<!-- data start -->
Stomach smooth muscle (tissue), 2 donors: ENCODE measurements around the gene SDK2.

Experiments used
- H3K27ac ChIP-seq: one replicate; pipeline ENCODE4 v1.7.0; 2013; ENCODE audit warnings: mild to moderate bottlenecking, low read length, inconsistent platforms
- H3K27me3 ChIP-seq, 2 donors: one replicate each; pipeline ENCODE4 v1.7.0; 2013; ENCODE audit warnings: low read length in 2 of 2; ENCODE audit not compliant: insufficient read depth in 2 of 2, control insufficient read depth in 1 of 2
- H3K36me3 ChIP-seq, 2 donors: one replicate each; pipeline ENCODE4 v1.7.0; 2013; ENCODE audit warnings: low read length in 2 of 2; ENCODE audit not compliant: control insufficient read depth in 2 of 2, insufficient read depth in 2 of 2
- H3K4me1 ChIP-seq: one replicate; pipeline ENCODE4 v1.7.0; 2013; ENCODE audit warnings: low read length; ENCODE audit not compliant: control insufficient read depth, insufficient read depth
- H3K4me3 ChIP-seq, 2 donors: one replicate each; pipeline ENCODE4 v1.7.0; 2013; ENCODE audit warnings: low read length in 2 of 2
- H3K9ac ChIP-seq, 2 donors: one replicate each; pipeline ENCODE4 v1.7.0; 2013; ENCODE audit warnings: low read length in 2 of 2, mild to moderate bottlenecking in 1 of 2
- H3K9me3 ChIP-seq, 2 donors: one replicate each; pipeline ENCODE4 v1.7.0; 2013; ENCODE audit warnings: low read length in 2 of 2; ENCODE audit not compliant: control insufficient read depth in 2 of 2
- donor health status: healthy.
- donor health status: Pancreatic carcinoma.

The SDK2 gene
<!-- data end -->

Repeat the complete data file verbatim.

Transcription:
Stomach smooth muscle (tissue), 2 donors: ENCODE measurements around the gene SDK2.

Experiments used
- H3K27ac ChIP-seq: one replicate; pipeline ENCODE4 v1.7.0; 2013; ENCODE audit warnings: mild to moderate bottlenecking, low read length, inconsistent platforms
- H3K27me3 ChIP-seq, 2 donors: one replicate each; pipeline ENCODE4 v1.7.0; 2013; ENCODE audit warnings: low read length in 2 of 2; ENCODE audit not compliant: insufficient read depth in 2 of 2, control insufficient read depth in 1 of 2
- H3K36me3 ChIP-seq, 2 donors: one replicate each; pipeline ENCODE4 v1.7.0; 2013; ENCODE audit warnings: low read length in 2 of 2; ENCODE audit not compliant: control insufficient read depth in 2 of 2, insufficient read depth in 2 of 2
- H3K4me1 ChIP-seq: one replicate; pipeline ENCODE4 v1.7.0; 2013; ENCODE audit warnings: low read length; ENCODE audit not compliant: control insufficient read depth, insufficient read depth
- H3K4me3 ChIP-seq, 2 donors: one replicate each; pipeline ENCODE4 v1.7.0; 2013; ENCODE audit warnings: low read length in 2 of 2
- H3K9ac ChIP-seq, 2 donors: one replicate each; pipeline ENCODE4 v1.7.0; 2013; ENCODE audit warnings: low read length in 2 of 2, mild to moderate bottlenecking in 1 of 2
- H3K9me3 ChIP-seq, 2 donors: one replicate each; pipeline ENCODE4 v1.7.0; 2013; ENCODE audit warnings: low read length in 2 of 2; ENCODE audit not compliant: control insufficient read depth in 2 of 2
- donor health status: healthy.
- donor health status: Pancreatic carcinoma.

The SDK2 gene